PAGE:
Dad’s Potato Latkes

Dad's Latkes ~ by My Utensil Crock

If I had to pick, potatoes may be my favorite food. Definitely among my very favorite foods. Top three for sure.

And potatoes are at their finest when fried. I like the mushy and medium fries best though, not the little crunchy pieces. I mean, I will finish any fries that even slow down in front of me, but I prefer fries to have a little variance in texture.

Dad's Latkes ~ by My Utensil Crock

When I was growing up, my dad was not in the kitchen a lot, but he had a few dishes that were his specialty and that we looked forward to – and I think he looked forward to making.

Enter: Dad’s Potato Latkes.

Latkes are a Jewish food; among its best I may add. People refer to this fried potato cake by a few different names – Latkes, Potato Latkes, Potato Pancakes.  There are actually additional latke camps for which you have to declare loyalty: ingredients and form, toppings, and grating size.

For ingredients, although all recipes include grated potatoes mixed with egg, fried into a pancake, some recipes add grated onion, and a binder like matzo meal, but my family is straight potato-and-egg. No newfangled zucchini latkes around here. Included in the form debate is how thick you like them. Because my dad’s all come out a slightly different size and thickness, we all could have exactly the type we like. Like my french fries, I like a crunch on the outside and a softer middle.

Latkes. Potato Pancakes. Potato Latkes.

We also are very simple on toppings – usually just plain, or with ketchup – but traditional toppings include sour cream and/or applesauce. Latkes are best straight out of the frying pan, and I love the contrast of the hot, oily, crunchy potatoes and the cool, salty ketchup.

Latkes are a Hanukkah food because the oil used for frying is a hat-tip to the miracle of the oil burning for 8 days, but you would be hard-pressed to find someone who would turn down fried potato pancakes, whenever served.

And this brings me to the final Camp Latke issue: grating size.

I am a huge advocate of the grating disc that comes with food processors. But not for latkes. Grating discs are shaped to produce a 3-D grate, and you don’t have control over the length of the pieces, and it just doesn’t feel right. As a general rule, latkes are best when you make your dad hand-grate like 6 potatoes :)

I am never really looking for excuses to fry food in my kitchen, and I was nervous to make my dad’s recipe because I never had before – and I knew I couldn’t reproduce their box grater on short notice. The size of the potato grate is such an important piece! A friend recently made fun of my pint-sized box grater, which I have always had and never really thought about, but as it turns out, it looks comical amongst my other juiced-up kitchen tools, and in adult hands. It also it basically impossible to use it to grate a potato. It’s so small. But it fits perfectly on my shelf, and shall remain there for the time being.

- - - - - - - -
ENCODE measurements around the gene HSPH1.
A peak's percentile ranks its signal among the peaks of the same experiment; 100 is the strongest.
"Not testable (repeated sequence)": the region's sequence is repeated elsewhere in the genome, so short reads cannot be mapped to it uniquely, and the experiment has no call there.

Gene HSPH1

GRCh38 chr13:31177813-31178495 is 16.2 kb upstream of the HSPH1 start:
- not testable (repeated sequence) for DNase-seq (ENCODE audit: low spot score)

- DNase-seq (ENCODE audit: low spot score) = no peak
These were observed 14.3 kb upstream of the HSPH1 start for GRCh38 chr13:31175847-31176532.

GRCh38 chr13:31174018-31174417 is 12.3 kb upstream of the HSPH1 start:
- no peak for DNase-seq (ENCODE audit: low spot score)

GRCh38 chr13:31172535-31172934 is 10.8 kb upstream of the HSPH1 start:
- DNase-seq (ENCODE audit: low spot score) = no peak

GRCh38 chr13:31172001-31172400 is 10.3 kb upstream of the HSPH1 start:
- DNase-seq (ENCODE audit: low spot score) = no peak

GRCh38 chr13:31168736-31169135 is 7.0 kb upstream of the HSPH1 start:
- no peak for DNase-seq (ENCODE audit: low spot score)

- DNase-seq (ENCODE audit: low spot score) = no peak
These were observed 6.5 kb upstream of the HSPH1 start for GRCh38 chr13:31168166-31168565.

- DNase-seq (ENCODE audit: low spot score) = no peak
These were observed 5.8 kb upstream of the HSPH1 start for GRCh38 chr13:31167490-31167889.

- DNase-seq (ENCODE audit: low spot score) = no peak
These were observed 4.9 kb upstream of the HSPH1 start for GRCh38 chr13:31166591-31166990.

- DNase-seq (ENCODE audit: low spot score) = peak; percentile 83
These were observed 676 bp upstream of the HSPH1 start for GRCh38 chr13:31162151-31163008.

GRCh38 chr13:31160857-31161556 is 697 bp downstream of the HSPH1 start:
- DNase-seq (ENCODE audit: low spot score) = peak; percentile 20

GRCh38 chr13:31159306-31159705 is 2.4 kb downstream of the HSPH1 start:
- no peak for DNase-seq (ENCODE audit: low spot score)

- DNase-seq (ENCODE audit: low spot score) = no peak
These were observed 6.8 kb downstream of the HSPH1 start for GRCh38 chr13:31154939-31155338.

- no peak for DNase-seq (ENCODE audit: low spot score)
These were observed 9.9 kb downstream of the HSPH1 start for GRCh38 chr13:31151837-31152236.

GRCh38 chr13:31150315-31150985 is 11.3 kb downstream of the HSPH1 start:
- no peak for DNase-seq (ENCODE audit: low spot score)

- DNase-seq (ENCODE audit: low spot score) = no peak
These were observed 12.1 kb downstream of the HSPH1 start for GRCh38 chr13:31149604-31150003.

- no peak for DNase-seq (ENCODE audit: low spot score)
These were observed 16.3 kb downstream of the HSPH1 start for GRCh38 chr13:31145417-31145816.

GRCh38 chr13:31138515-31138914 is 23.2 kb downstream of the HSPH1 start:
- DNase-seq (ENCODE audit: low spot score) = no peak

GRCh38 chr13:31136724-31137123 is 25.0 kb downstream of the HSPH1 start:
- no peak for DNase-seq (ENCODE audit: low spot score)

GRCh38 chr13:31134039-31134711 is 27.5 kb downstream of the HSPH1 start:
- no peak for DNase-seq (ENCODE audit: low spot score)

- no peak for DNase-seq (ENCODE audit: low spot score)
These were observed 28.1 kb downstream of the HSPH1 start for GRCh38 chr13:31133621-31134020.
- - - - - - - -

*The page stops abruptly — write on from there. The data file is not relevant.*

Alas, I put my big-girl chef’s apron on (? is that a thing) and went to a local kitchen store, Hill’s Kitchen, to check out their grater selection (the store is definitely a neighborhood drop-in store, not an online retailer). I had many to choose from, and after discussion with their staff, I ended up with a plane grater (instead of box) that had a wider grate than I was hoping for. But, I reminded myself that fried potatoes are delicious, no matter the shape.

Latkes. Potato Pancakes. Potato Latkes.

And now this is what my Potato Latkes look like, made with my own unique grater but inspired by my Dad. Enjoy!

Dad's Potato Latkes
Prep time
Cook time
Total time
Recipe type: Holiday, Jewish Dish
  • 3 large russet potatoes
  • 2 eggs
  • canola or vegetable oil
  • toppings of your choice: applesauce, sour cream, or ketchup
  1. Peel the potatoes, and keep them in a bowl of water until you are ready to grate them.
  2. Grate the potatoes by hand using a box grater or a large microplane grater. Place the gratings in a large bowl.
  3. When you have finished grating all of the potatoes, wring the liquid out from the potatoes using your hands or a cheese cloth. Discard the liquid.
  4. Mix the eggs with a fork in a small bowl, then add them to the shredded potatoes, mixing with your hands to distribute evenly.
  5. In a pan with high sides, add enough oil to have about .5" coating the pan, and heat the oil until it looks like it has thinned out a bit. Test to see if the oil is ready by throwing in one potato shred. It should slowly brown. Adjust the heat as necessary.
  6. Use your palm to measure the size of the potato pancakes (latkes). Press potato and egg mixture into one hand, using the other hand to squeeze out any extra egg or air.
  7. Carefully place the latke in the hot oil. If it seems loose when you slide it in, don't worry - once the potato shreds start to crisp up, the bottom will hold together. Place a few latkes in the pan at once, giving them room to fry. If they are too close together, they will stick to each other.
  8. Once the bottom is golden brown (about 2 to 3 minutes), use a spatula to flip.
  9. When both sides are perfectly golden, transfer the latke to a plate covered with several layers of paper towel.
  10. Latkes taste best fresh off the stove!
  11. Traditional toppings include applesauce and sour cream. But I will never deny anyone ketchup for their fried potatoes.



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